Scientists think that Maine’s striped bass population is made up of fish that are spawned locally and fish that migrate from more southerly regions, but it is challenging to understand the relative contribution of each group. After all, if you catch a striper in the ocean, how can you tell where it came from?
This gap in our understanding has hampered efforts to determine the cause of a recent downturn in the catch of stripers and to identify the changes in management that might reverse the trend.
Our researchers believe the fish may have telltale characteristics that could be used to decipher their origins and life histories, but there is little available data on Maine’s stripers and no commercial fishery to help collect it.
To address this critical lack of data, GMRI has partnered with the Maine chapter of the Coastal Conservation Association to engage anglers as citizen scientists. The Snap-A-Striper program allows them to share valuable information about the fish they catch and to help us build the knowledge needed to better manage this resource.
When anglers catch a striped bass, they fill out a data card and photograph the fish next to it. Using image analysis software, our science team can obtain accurate body measurement data and look for distinct body shapes that might allow them to tell fish from individual populations apart.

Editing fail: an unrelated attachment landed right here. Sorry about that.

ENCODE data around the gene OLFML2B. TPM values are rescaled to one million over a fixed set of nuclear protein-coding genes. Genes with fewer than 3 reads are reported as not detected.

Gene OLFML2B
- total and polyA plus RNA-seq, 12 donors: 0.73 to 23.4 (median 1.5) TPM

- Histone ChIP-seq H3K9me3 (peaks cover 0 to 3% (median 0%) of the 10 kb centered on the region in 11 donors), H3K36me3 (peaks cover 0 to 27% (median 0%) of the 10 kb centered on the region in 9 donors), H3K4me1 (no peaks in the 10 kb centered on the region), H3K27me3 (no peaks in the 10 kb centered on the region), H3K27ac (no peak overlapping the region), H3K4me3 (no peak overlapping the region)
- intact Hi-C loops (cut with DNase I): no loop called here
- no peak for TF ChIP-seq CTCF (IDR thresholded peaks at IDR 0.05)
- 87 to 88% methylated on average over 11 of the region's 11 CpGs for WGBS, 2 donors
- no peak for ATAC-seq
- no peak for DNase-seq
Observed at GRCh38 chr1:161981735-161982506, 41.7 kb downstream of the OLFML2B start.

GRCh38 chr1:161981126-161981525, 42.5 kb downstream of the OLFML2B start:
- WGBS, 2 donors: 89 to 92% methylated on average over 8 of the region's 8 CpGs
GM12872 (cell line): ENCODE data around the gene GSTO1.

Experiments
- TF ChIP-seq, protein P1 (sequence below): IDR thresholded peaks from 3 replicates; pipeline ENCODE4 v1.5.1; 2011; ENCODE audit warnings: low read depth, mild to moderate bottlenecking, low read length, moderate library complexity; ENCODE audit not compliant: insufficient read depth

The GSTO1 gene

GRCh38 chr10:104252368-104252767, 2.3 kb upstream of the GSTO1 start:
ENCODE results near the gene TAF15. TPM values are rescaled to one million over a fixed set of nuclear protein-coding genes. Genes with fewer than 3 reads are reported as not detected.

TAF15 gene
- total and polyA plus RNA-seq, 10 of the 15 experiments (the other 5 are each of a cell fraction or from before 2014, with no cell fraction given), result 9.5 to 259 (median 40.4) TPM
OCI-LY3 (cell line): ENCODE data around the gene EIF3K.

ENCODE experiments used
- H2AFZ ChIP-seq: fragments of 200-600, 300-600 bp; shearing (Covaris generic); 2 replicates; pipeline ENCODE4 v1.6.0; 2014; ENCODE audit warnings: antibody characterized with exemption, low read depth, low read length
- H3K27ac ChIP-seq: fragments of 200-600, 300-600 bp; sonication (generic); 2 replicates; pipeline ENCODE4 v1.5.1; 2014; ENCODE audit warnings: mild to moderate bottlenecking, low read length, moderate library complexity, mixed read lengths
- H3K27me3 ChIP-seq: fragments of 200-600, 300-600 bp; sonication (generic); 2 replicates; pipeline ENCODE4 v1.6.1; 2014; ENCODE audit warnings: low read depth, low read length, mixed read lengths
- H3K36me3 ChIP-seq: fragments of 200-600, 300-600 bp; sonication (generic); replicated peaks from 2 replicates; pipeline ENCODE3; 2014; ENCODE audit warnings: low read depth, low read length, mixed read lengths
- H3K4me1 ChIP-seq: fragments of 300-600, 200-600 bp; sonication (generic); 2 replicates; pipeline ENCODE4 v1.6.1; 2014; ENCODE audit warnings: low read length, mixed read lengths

Anglers can also bring the head of any legal fish they keep to one of several drop-off locations so our science team can perform chemical analyses on the fish’s ear bones. The estuaries where stripers are spawned impart distinct chemical characteristics to the ear bones. When this data is combined with the body shape analysis, it will allow us to determine the origin of individual fish.
Snap-A-Striper had its first field season in the summer of 2013. Anglers along the coast contributed about 140 images and 13 striper heads. A promising initial analysis of this data revealed a body shape difference between stripers caught in the Kennebec River and in Casco Bay that may enable us to differentiate fish based on photographs.
Will these initial findings hold up across more locations and times? How will this compare with what we learn from the fish’s ear bone chemistry? We’ll be working closely with Maine’s anglers again this summer to try and find out.